IRS checks the genuineness of both forms by pairing them. If the details do not align, the IRS will issue a CP2000 that states you have unreported income and owe additional taxes.

 

Even if your client does not issue a 1099-MISC form, you are still entitled to file 1040 on your own.

There are other two forms for freelancers’ tax that may apply to you. These are called Schedule SE and Schedule C. You have to submit both these forms along with your Form 1040. Schedule SE is for declaring information about self-employment tax (FICA taxes). While freelancers use Schedule C for reporting their freelancing business income and expenses.

 

How much should you set aside for the payment of freelancer taxes?

Since freelancers need to pay FICA taxes and income taxes, it is advisable to retain 25 percent to 30 percent of your income for meeting the quarterly tax liabilities. Also, make provision for the additional freelancers’ tax you may owe when you file for federal taxes.

At the same time, you might not need to provide for the entire 30 percent of your overall income. It is because you are allowed to adjust deductible business expenses from your freelancing income while calculating the taxes on freelancing income.

 

Deductibles and Benefits Available while Calculating Freelancers Taxes in the US

 You can optimize your tax on freelancing income by adjusting the relevant expenses against your freelancing income. The sole IRS criterion to get deductions for the business expenses is that such expenditures should be ordinary and necessary. The major categories of deductions available are as follows:

 

  • Home office deductions –

Since you work from home, you can apply for a home office deduction if you use an office space exclusively for your freelance work.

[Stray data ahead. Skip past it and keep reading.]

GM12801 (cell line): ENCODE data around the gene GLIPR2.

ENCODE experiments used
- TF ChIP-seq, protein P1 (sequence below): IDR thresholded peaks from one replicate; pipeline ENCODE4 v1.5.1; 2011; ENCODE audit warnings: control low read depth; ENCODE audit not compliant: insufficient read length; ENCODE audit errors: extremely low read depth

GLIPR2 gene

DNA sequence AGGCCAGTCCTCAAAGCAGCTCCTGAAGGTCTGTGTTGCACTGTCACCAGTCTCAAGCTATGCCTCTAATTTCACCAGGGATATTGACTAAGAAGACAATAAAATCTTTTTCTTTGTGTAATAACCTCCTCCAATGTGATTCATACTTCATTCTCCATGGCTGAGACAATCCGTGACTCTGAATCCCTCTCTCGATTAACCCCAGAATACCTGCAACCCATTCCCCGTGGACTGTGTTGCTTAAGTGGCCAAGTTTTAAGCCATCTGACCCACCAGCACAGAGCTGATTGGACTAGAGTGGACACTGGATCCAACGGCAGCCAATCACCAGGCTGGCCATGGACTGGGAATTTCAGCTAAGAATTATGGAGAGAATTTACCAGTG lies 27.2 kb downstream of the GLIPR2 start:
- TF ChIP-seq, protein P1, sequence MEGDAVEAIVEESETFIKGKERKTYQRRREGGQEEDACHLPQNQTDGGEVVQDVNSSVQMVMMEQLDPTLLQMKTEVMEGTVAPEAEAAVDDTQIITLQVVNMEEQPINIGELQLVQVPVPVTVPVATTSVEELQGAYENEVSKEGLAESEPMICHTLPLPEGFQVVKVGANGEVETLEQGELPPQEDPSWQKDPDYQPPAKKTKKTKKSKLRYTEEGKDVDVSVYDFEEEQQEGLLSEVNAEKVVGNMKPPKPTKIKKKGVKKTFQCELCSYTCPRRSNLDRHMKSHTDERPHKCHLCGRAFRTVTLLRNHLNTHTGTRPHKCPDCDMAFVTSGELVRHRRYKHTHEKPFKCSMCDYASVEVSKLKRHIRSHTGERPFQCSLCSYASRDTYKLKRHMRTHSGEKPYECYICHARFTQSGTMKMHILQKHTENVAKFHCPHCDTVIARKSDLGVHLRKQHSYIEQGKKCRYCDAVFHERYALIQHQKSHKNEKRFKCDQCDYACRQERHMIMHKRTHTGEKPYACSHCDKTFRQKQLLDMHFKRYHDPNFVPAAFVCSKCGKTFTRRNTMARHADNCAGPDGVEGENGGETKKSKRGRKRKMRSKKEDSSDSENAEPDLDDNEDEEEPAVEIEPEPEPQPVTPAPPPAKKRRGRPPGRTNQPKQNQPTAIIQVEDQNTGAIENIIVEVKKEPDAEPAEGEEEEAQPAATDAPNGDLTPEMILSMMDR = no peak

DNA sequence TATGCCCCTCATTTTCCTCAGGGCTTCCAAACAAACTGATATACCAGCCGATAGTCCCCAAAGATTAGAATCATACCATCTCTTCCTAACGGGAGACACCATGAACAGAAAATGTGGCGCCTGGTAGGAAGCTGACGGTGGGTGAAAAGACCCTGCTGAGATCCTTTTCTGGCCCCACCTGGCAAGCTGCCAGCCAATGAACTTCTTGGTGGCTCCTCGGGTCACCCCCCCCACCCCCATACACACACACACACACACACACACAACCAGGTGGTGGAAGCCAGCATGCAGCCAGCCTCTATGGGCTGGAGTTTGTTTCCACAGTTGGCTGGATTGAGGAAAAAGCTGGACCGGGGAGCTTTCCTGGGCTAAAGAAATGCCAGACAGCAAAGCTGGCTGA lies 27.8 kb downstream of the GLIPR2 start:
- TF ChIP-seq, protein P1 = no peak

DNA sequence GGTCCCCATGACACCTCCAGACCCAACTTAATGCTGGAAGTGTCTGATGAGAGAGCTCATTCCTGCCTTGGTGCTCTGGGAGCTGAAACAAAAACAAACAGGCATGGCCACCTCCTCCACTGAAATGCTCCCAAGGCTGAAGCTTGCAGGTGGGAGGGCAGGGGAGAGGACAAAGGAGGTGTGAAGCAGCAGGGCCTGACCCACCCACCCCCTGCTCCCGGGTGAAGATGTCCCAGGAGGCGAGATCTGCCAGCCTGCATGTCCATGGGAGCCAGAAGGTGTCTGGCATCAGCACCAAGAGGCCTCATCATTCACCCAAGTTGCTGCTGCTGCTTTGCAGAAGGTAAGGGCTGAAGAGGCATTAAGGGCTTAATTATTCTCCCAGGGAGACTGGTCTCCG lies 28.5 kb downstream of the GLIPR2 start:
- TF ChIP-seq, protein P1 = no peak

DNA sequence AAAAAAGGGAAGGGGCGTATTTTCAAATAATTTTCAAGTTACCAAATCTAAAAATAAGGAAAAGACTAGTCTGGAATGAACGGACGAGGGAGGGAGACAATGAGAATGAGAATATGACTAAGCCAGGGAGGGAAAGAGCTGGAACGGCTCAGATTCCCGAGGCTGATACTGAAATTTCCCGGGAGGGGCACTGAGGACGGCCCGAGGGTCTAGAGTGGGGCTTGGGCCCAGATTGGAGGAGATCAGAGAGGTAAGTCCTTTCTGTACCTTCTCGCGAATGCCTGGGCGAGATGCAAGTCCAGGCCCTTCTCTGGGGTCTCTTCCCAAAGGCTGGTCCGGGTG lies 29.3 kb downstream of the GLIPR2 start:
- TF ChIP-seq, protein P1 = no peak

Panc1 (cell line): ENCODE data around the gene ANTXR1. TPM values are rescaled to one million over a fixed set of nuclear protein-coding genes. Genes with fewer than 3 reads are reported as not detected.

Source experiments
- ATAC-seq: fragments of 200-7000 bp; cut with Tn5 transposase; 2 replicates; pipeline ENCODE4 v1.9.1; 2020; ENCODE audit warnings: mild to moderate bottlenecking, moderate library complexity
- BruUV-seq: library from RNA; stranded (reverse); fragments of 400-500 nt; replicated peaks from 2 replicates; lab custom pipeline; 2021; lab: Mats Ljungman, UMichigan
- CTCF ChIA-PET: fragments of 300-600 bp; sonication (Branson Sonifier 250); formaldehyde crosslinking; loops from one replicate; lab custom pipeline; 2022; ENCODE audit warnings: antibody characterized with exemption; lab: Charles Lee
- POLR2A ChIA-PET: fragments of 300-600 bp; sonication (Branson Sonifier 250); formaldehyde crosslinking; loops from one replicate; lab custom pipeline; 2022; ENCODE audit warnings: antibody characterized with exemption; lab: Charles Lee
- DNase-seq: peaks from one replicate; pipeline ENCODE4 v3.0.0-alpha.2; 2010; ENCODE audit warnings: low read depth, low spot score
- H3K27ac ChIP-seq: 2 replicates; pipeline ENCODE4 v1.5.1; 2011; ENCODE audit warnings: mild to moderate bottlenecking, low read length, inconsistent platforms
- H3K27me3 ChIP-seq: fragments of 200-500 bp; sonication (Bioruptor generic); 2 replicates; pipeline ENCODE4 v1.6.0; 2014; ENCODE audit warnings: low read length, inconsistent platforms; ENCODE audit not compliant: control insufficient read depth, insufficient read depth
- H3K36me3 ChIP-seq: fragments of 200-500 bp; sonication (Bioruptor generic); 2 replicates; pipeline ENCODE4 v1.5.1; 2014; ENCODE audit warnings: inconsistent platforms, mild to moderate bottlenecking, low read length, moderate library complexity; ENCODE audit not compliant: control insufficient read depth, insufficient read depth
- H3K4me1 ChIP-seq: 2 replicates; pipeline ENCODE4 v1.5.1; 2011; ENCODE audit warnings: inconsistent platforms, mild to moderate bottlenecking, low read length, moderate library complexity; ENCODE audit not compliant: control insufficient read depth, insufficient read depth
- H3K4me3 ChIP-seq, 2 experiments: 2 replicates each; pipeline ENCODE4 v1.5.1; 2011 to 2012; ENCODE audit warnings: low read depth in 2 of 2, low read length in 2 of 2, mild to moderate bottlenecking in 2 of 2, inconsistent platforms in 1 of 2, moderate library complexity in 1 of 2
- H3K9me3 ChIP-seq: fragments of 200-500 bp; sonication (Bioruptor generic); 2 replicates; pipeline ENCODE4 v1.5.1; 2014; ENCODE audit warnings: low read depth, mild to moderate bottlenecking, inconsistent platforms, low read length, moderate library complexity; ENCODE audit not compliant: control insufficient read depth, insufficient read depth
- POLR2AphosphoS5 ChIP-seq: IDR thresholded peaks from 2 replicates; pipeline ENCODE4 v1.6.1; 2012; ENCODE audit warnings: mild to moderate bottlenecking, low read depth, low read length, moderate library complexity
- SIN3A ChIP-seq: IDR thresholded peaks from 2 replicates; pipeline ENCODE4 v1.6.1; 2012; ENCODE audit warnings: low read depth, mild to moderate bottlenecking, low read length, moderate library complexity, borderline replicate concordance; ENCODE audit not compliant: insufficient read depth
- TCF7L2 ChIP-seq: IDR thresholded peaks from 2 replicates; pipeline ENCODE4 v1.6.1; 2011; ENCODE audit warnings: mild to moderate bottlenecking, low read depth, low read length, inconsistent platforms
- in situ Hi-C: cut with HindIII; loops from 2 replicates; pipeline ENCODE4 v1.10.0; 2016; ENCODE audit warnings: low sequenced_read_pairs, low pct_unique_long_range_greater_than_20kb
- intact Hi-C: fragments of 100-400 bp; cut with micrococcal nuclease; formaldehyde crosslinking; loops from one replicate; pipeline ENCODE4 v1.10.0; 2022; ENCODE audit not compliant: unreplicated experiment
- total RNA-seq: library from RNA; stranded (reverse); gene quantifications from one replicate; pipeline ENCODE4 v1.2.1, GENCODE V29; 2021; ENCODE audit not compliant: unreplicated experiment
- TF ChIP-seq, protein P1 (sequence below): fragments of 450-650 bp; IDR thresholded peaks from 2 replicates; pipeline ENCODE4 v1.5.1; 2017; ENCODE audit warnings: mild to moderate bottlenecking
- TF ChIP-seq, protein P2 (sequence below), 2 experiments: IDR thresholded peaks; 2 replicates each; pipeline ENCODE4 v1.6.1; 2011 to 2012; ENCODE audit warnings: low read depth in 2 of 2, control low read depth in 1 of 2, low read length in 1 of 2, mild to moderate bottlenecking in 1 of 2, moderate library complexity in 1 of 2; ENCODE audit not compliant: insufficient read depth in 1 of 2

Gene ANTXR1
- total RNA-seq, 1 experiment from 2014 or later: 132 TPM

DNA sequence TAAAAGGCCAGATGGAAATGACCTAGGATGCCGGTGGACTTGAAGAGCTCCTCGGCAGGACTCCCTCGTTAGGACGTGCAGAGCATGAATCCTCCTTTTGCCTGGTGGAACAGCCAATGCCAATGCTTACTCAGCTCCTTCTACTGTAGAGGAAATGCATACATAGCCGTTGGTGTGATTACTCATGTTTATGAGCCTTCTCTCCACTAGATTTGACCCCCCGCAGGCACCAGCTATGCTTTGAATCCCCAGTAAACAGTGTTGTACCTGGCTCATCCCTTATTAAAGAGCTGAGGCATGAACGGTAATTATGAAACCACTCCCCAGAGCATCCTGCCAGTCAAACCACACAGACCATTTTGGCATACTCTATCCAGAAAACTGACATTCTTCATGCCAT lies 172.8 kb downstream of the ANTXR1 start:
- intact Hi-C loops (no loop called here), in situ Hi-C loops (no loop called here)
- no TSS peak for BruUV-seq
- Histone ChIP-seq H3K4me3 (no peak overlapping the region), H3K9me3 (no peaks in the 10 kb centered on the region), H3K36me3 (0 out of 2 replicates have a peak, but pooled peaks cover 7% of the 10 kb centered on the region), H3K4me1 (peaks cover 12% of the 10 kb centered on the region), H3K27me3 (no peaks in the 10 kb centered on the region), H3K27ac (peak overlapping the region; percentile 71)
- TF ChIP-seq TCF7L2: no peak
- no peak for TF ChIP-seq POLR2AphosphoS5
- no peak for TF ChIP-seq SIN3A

• Travel and food deductions –

It may be a bit complicated as a freelancer, but you can still reduce the meal expense with your client by 50% and apply for a travel deduction if the travel is for business purposes. However, you should have concrete evidence to support your claims.

 

  • Education and licensing deductions

Any expenses on education and certified courses related to your business are eligible for deductions from income subject to freelancers’ tax. It is also true for registration, licensing, and certification costs.

 

  • Deductions for tools or equipment

You can claim deductions for tools or equipment you invest in to carry out your freelancing work to estimate tax on freelancing income.

 

What happens if freelancers don’t pay their taxes on time?

 

The IRS is usually kind only to those taxpayers who file their taxes on time. If you missed the opportunity to file and pay your tax obligations, then you are subjected to pay the penalty.  The penalty amount varies as per your case. When you fail to pay the taxes, the sum of penalty is 0.5 percent of unpaid tax obligation for every month or part of the month. At the same time, a failure to file for the taxes can lead to a 5 percent penalty on the unpaid taxes per month. In both cases, the maximum penalty shall be 25 percent of the outstanding tax obligation.

 

Should freelancers collect taxes from their clients?

Freelancers may get payments from the clients with relevant tax deducted from the sources. But, it is not necessarily true, as most often, they are required to deduct and deposit the tax themselves. Even though freelancing may sound simple, you are still responsible for managing the freelancing tax compliances.

 

Should you hire a Freelancer tax consultant?

According to tax experts, a professional freelancer should consider partnering with an expert tax consultant to determine their tax obligations. There are many freelancers’ tax advisories available at an affordable rate in the US. Investing in tax professionals saves you time and headache and enables you to maintain accuracy and avoid penalties.

 

Promptly file and pay your freelancer taxes to ensure seamless operations of your freelancing endeavor!